To fully comprehend the nature of the terrorism of the Code, it is necessary to back up historically to the origins of modernity, and there discern a dynamic, a destiny, that has only now reached its full perfection. In contrast to Derrida’s deconstructionism, Baudrillard offers a “grand narrative” of modern Western history, with three main stages or successive social orders: the first, the order of use value, the second, the order of exchange value, and the third, contemporary order of sign value, i.e., the Age of Simulation in which we find ourselves today. The rise of the second order means the death of the first, but not its entire elimination. The “principles” on which earlier orders are based continue to operate in the succeeding order. The values of the past, the rational values of utility and exchange that defined early stages of modernity, did not simply disappear even as they have been superseded by the System’s inherent abandonment of previous value systems as the final, complete form of modernity itself. From this sublated persistence of the principles of former stages of modernity arises various illusions that a return to those “universal values of Western civilization” can provide a basis for radical change.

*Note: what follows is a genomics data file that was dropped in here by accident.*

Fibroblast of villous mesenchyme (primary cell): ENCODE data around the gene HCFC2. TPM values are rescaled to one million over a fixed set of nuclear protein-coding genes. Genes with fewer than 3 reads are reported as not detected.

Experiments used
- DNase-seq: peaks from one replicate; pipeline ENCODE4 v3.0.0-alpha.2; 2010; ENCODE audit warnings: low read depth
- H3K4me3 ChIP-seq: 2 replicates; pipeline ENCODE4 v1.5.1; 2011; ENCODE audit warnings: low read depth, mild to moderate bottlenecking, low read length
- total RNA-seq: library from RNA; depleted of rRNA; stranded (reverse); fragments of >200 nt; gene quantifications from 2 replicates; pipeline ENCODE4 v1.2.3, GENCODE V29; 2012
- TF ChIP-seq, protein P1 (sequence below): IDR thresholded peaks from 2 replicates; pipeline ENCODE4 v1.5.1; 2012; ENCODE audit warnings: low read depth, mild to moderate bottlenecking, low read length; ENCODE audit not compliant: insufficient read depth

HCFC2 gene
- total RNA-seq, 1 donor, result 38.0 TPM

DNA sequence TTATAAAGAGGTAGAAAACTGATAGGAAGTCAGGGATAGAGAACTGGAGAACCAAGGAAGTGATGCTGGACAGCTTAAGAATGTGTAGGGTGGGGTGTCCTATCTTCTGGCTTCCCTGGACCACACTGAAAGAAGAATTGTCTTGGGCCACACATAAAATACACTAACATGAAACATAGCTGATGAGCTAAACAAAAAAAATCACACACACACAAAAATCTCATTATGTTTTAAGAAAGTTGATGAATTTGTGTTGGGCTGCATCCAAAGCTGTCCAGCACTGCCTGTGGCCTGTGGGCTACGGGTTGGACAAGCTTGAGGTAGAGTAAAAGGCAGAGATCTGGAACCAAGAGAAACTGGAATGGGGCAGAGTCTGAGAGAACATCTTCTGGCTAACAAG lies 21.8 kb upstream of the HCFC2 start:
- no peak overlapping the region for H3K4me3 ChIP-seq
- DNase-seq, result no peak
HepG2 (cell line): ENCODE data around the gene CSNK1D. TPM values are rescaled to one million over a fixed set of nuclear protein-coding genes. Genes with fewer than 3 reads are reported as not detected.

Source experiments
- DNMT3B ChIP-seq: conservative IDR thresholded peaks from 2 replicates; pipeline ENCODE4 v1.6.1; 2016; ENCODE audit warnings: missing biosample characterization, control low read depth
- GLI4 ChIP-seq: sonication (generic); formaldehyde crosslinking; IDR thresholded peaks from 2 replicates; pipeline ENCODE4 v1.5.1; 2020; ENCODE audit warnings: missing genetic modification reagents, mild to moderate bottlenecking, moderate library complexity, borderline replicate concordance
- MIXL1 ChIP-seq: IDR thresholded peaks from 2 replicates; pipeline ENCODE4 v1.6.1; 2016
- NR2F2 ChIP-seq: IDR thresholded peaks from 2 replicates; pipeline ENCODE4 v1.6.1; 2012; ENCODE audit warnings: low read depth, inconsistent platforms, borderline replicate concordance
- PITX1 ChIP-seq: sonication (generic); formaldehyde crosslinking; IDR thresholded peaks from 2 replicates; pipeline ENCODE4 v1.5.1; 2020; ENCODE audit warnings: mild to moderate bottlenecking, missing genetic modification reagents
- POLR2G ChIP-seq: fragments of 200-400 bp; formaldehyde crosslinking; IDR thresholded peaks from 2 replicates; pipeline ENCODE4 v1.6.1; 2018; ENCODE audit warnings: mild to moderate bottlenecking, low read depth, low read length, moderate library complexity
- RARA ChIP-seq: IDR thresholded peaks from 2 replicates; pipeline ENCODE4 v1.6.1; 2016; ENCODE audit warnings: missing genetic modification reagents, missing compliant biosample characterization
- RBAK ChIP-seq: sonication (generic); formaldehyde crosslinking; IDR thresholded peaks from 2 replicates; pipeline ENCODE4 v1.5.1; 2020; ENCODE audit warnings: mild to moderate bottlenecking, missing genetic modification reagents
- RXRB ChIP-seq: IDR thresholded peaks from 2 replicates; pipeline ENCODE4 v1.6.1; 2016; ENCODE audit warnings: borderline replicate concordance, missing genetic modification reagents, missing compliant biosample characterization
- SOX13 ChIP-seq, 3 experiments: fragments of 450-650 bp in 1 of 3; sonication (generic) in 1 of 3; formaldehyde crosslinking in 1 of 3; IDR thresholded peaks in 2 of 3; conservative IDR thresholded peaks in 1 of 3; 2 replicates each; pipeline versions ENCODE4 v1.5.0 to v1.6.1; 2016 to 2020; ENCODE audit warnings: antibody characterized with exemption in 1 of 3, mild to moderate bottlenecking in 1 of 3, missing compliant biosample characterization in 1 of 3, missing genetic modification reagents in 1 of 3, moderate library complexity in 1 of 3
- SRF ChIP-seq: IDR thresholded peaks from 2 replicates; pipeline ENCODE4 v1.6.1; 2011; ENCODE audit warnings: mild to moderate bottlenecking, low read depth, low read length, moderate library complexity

The modern world emerged with the abstraction of use value, i.e., the isolation of individuals and things, subjects and objects, from the circular interchange that characterized the pre-modern order of symbolic exchange. An objective thing, capable of being separately analyzed by a knowing subject, and reduced to its basic building blocks in a scientific scheme of thought – ultimately a generative code – is itself an abstraction. Its concept consists in the isolation of a certain range of perception from everything else, i.e., in the separation of a distinctive foreground from the indistinct background that underlies all real perception. Thus an act of intellectual uprooting or dissection, violating the wholeness of perception, is constitutive of the thing or object.